The Fun Side of Science and Engineering
Graduate students in Biomedical Engineering participate in Science
Olympiad program at local school
Last month, more than 30 students from the Susan Odell Taylor School in Troy had an opportunity to put their math and science problem-solving skills to the test as part of a National Science Olympiad program coordinated by Rensselaer. Under the direction of Deepak Vashishth, professor and head of the Department of Biomedical Engineering, 16 graduate students from the department participated in a series of interactive science, technology, engineering, and mathematics (STEM) activities.
“My colleague Professor Deanna Thompson’s outreach work with local community schools has sparked great enthusiasm in our students to reach out and contribute to the promotion of science and engineering,” said Vashishth. “I believe that the academic community and institutions including Rensselaer should help foster interest and innovation in engineering and science as well as share the results of federally funded research with the local community.”
The program featured seven projects. Activities included: understanding design by building a suspension bridge using straws and masking tape; exploring trajectory and angles by creating a gummy bear catapult; exploring the principles of aerodynamics through the design of paper airplanes; learning about the properties of oil and water by using food coloring, heavy cream, and liquid soap to create colorful designs; and the ever-popular egg drop challenge.
“It was great to connect with the kids and show them how science and engineering is pretty fun. I was surprised how sharp and tech-savvy a lot of these kids were,” said Arun Nemani, a graduate student majoring in biomedical engineering.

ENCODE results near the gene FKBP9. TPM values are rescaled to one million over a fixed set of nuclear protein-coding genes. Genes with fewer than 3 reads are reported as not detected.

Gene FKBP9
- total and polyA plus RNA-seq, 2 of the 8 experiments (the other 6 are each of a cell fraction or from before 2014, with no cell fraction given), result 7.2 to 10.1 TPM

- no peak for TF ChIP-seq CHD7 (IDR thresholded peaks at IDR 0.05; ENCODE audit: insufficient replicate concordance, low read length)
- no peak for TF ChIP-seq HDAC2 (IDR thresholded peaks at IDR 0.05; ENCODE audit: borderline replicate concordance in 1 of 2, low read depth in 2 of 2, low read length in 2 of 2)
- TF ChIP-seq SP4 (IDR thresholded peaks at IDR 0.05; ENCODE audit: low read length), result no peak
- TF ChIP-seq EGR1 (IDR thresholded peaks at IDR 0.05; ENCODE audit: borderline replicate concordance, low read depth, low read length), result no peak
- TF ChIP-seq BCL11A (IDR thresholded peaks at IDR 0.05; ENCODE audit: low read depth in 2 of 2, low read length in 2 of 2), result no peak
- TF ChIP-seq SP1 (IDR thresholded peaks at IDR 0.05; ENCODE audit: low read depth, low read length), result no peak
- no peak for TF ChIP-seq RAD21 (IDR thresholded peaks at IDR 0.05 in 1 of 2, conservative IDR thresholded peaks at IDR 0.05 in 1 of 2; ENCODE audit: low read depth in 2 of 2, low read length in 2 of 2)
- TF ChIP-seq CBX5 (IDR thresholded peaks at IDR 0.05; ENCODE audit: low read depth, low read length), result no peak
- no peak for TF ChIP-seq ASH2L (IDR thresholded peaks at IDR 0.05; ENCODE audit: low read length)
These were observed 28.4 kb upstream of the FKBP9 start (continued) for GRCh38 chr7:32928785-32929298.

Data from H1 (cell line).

According to the Bureau of Labor Statistics, jobs of the future will require a basic understanding of math and science. In addition, the U.S. Department of Labor has noted that of the 20 fastest growing occupations projected for 2014, at least 15 of them will require an individual to have significant math or science preparation to successfully compete for the job.
“The United States is falling behind in math and science, with fewer American students than ever graduating from college with math and science degrees,” said Kelly Magoolaghan, head of the Taylor School. “Creating opportunities for students to experience STEM-related concepts in a problem-solving arena helps to energize and inspire students to further their knowledge in the field. The Science Olympiad is just one example of connecting these disciplines, which allows students to explore the limitless possibilities of math and science.”
Following the event, Taylor School students also shared their interests and understanding of the “wonderful research” taking place at Rensselaer. “I want to make a video game someday that helps doctors learn to operate,” said one student. And another expressed a desire to “learn how to grow new tissue to help cure cancer.”
“Working with the students at the Taylor School provided our graduate students with a great opportunity to help talented young kids with exciting projects,” Vashishth added. “It was amazing to the see the breadth of imagination by which the kids approached and solved a variety of problems, from safely dropping an egg to building bridges.”